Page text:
A story told in an ancient, dead language. You may recall my own language specialties, yes, there are narratives in this tome translated from those languages also. Originating from many different times, spanning a large number of centuries. I am careful to call them narratives and not simply stories because they are taken from real people we believe, to the best of our research and reckonings. Much like the sagas of Iceland and Scandinavia are purported to be, and even the embellished and apocryphal tales from the medieval period such as Beowulf, the Song of Roland, and even the myth of the legendary King Arthur. At the root of all these stories is a real person, a real life lived. It is the Conclave’s job to tease out and reveal these tales, these narratives through whatever means necessary.

And yet the stories within this tome we believe go one step further in being the story from a once living person, because each of them contain a number of similarities; words and phrases, and even ideologies that link together, and they all hint at something far greater going on that we can barely begin to make wild assumptions about; much like the metaphor of the iceberg, with a small part appearing above the surface and beneath the icy waters there is a much larger tale taking place that we know next to nothing about.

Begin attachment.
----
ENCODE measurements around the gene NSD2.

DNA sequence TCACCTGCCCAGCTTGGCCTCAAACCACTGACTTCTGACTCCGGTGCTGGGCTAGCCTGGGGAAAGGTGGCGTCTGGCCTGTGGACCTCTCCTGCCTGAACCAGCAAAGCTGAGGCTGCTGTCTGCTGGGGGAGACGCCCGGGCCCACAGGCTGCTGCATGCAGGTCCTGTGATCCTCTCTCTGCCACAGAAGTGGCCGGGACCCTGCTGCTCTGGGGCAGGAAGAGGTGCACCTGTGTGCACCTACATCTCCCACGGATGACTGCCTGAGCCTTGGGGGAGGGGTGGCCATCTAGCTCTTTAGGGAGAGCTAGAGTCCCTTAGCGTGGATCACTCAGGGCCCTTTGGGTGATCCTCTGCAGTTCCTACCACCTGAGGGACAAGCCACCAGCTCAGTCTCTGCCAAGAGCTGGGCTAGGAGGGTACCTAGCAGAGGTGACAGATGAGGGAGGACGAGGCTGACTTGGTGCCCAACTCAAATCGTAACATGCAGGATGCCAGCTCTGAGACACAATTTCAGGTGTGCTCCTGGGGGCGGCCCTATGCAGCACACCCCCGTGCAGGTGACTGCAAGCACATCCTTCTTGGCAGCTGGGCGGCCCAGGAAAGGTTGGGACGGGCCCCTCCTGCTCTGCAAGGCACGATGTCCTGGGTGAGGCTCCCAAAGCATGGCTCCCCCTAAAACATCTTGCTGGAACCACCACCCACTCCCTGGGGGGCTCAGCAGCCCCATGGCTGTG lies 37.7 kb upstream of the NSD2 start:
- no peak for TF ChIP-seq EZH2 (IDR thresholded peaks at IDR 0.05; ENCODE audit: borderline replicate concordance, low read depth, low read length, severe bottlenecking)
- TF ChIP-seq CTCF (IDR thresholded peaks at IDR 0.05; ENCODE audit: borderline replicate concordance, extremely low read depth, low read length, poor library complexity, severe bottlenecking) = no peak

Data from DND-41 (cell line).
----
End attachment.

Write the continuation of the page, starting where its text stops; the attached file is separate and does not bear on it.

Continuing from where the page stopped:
One word that is common to all these stories is a simple one: Ostium. Hence, the Ostium Sagas. How I feel compelled to launch into a lengthy diatribe on what Ostium might be and whether its many references throughout these narratives are to be fully believed. But is that not a tenet of the Conclave? To have faith, like so many do in the lord above. Faith that these special people from all these different times spent their own time in writing these words. What is the alternative? That this is all some magnanimous fabrication? A ripping lengthy yarn for entertainment value, akin to Chaucer’s Canterbury Tales or Alighieri’s Divine Comedy.


I have faith, as we all do in the Conclave. There is of course room for some doubt, for that is healthy; both good and stimulating for the spirit. And what better way to foster discourse and debate, what the Conclave has been conducting for many centuries, as it works at translating and preserving these unique narratives. 

Very well. I believe I have succeeded in my intention with this introduction and conveyed the message the Conclave wished me to make to the best of my ability. The reader will simply have to discover for themselves what the meanings are of these stories of truth and what sort of place this Ostium truly is. Know that you are not alone, however outlandish and seemingly impossible your ideas and theories may be. 

One final note I should like to make is that in compiling this anthology, where I am able, I have included author’s notes and details to elucidate any points made or provide details that have been discovered through the Conclave’s scholarly endeavors that were not apparent in the translated text. At the conclusion of each narrative I will also make an endnote of the history of its discovery, explanation, translation, and anything else that may be deemed useful in pertaining to the particular narrative.

And, if you will permit me, for you are about to embark upon a literary journey you have never ever taken before in your life, and likely never will, I present to you . . . the Ostium Sagas.

Tread slowly and carefully and trust in the Conclave, and in so doing, you will be rewarded in your continued discoveries.

Fare the well, traveler of the future.